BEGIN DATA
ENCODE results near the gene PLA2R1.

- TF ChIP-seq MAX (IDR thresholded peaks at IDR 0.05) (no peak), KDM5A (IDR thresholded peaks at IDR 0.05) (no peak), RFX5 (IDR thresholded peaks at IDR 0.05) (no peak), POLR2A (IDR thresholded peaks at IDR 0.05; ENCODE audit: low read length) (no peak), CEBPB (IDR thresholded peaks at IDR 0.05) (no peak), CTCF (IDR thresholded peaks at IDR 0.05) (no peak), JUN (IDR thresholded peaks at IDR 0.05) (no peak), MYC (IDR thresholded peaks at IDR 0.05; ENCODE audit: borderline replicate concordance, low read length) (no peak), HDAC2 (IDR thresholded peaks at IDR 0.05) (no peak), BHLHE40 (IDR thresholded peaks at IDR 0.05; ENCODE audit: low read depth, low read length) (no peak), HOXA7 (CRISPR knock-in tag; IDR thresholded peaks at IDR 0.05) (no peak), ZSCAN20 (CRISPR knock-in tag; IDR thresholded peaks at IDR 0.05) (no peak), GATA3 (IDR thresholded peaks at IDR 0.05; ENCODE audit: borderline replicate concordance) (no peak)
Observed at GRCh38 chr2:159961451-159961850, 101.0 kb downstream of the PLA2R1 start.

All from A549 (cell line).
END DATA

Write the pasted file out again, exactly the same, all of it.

ENCODE results near the gene PLA2R1.

- TF ChIP-seq MAX (IDR thresholded peaks at IDR 0.05) (no peak), KDM5A (IDR thresholded peaks at IDR 0.05) (no peak), RFX5 (IDR thresholded peaks at IDR 0.05) (no peak), POLR2A (IDR thresholded peaks at IDR 0.05; ENCODE audit: low read length) (no peak), CEBPB (IDR thresholded peaks at IDR 0.05) (no peak), CTCF (IDR thresholded peaks at IDR 0.05) (no peak), JUN (IDR thresholded peaks at IDR 0.05) (no peak), MYC (IDR thresholded peaks at IDR 0.05; ENCODE audit: borderline replicate concordance, low read length) (no peak), HDAC2 (IDR thresholded peaks at IDR 0.05) (no peak), BHLHE40 (IDR thresholded peaks at IDR 0.05; ENCODE audit: low read depth, low read length) (no peak), HOXA7 (CRISPR knock-in tag; IDR thresholded peaks at IDR 0.05) (no peak), ZSCAN20 (CRISPR knock-in tag; IDR thresholded peaks at IDR 0.05) (no peak), GATA3 (IDR thresholded peaks at IDR 0.05; ENCODE audit: borderline replicate concordance) (no peak)
Observed at GRCh38 chr2:159961451-159961850, 101.0 kb downstream of the PLA2R1 start.

All from A549 (cell line).